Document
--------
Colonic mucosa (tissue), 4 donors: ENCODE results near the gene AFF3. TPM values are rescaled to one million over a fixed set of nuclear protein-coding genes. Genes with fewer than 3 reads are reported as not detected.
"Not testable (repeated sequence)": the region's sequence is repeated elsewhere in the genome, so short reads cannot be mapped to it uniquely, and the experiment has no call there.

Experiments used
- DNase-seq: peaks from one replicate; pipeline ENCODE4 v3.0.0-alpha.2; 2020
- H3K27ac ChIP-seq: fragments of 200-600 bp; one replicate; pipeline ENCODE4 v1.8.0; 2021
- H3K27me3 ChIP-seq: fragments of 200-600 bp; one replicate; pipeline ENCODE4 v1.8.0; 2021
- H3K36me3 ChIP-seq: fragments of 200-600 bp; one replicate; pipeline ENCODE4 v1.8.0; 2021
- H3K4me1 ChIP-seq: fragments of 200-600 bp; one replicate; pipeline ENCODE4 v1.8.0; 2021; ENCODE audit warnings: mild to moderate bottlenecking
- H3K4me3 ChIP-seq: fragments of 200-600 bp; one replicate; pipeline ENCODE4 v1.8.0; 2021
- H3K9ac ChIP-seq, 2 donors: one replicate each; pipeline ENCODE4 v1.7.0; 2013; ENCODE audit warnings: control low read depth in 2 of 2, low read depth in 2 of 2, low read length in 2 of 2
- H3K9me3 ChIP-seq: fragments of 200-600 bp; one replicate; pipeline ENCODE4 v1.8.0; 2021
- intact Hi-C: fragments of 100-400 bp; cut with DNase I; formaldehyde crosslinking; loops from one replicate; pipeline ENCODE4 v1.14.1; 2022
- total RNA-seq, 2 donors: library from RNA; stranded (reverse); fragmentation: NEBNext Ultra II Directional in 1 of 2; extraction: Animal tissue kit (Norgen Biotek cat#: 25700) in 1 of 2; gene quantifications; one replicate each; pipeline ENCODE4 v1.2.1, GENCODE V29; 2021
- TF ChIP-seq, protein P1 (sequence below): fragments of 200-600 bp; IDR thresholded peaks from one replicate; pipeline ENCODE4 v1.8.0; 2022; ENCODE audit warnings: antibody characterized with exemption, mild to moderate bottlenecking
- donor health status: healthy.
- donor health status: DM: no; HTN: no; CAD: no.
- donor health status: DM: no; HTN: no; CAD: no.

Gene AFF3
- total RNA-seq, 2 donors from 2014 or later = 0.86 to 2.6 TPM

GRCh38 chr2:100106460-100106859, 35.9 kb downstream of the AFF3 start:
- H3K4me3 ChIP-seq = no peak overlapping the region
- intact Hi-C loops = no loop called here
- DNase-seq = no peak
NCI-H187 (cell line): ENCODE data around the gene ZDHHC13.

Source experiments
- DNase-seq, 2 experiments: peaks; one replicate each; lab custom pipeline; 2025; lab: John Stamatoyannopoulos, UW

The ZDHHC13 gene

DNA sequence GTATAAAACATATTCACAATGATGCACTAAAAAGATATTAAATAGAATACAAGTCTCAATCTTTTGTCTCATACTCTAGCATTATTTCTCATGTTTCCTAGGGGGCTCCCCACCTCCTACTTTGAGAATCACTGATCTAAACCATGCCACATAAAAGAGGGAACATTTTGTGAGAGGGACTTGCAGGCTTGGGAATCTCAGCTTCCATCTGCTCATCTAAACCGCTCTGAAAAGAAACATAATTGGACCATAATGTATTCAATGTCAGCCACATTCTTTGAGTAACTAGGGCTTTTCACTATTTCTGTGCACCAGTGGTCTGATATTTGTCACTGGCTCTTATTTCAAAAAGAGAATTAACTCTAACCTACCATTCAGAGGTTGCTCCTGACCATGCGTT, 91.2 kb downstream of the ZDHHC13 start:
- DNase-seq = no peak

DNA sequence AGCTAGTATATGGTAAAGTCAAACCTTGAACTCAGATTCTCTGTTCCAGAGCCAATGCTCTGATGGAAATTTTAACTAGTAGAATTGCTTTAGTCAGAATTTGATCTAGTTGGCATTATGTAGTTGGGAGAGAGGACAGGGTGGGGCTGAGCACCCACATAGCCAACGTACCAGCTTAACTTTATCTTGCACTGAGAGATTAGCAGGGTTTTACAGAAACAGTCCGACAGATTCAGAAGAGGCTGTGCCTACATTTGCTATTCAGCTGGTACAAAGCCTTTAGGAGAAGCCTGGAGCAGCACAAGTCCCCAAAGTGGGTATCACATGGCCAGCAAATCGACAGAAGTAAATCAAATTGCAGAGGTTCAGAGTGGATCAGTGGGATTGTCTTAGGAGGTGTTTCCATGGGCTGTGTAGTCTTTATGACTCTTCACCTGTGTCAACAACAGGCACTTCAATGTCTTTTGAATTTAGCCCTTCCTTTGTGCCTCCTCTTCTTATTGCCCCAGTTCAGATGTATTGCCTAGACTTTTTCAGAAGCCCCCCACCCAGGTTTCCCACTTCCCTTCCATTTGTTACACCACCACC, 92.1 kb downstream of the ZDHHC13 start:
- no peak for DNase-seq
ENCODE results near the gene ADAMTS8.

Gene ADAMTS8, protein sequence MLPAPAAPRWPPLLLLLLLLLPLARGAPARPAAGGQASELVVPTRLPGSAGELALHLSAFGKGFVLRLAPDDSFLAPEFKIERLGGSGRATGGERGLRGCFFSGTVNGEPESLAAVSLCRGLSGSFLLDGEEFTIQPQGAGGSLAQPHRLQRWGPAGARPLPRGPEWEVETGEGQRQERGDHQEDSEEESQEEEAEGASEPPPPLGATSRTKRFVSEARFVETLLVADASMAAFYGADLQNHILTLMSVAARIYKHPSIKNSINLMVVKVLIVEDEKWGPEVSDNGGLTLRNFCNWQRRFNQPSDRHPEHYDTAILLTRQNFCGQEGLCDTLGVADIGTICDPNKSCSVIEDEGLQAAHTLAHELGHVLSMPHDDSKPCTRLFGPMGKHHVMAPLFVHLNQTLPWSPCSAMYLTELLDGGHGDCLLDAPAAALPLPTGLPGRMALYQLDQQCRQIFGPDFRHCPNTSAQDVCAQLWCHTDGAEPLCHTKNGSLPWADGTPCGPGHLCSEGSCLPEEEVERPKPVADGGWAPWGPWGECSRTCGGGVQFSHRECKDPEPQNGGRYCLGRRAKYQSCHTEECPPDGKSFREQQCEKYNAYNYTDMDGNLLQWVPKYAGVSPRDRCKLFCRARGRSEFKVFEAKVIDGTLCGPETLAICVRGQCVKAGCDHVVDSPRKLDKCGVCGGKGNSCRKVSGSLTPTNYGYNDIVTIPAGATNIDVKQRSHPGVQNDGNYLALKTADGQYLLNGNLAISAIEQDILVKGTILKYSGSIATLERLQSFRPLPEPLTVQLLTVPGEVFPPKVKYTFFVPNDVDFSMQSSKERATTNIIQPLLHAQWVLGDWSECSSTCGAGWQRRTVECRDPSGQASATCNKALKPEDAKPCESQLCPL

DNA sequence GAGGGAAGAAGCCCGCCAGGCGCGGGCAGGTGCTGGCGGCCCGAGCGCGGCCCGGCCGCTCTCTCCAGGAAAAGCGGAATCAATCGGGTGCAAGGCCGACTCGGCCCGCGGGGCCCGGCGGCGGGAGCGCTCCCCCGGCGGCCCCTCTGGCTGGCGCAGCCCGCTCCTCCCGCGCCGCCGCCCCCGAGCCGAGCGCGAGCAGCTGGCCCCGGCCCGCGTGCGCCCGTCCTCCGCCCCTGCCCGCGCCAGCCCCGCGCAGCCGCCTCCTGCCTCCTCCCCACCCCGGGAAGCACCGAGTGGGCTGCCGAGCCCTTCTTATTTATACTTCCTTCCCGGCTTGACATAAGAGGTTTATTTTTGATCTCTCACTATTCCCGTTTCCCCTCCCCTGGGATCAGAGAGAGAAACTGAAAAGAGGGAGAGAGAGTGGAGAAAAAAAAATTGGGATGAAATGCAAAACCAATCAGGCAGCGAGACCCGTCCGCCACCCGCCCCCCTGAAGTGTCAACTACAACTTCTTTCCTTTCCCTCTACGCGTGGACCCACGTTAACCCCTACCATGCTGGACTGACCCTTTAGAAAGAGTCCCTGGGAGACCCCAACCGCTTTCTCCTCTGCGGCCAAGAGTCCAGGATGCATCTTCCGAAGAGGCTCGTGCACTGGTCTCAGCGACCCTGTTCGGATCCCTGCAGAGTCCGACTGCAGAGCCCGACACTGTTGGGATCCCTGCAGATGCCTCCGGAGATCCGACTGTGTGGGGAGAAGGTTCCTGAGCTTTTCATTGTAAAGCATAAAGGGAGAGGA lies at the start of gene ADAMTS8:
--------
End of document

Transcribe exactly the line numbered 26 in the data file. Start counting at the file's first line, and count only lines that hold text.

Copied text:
- DNase-seq, 2 experiments: peaks; one replicate each; lab custom pipeline; 2025; lab: John Stamatoyannopoulos, UW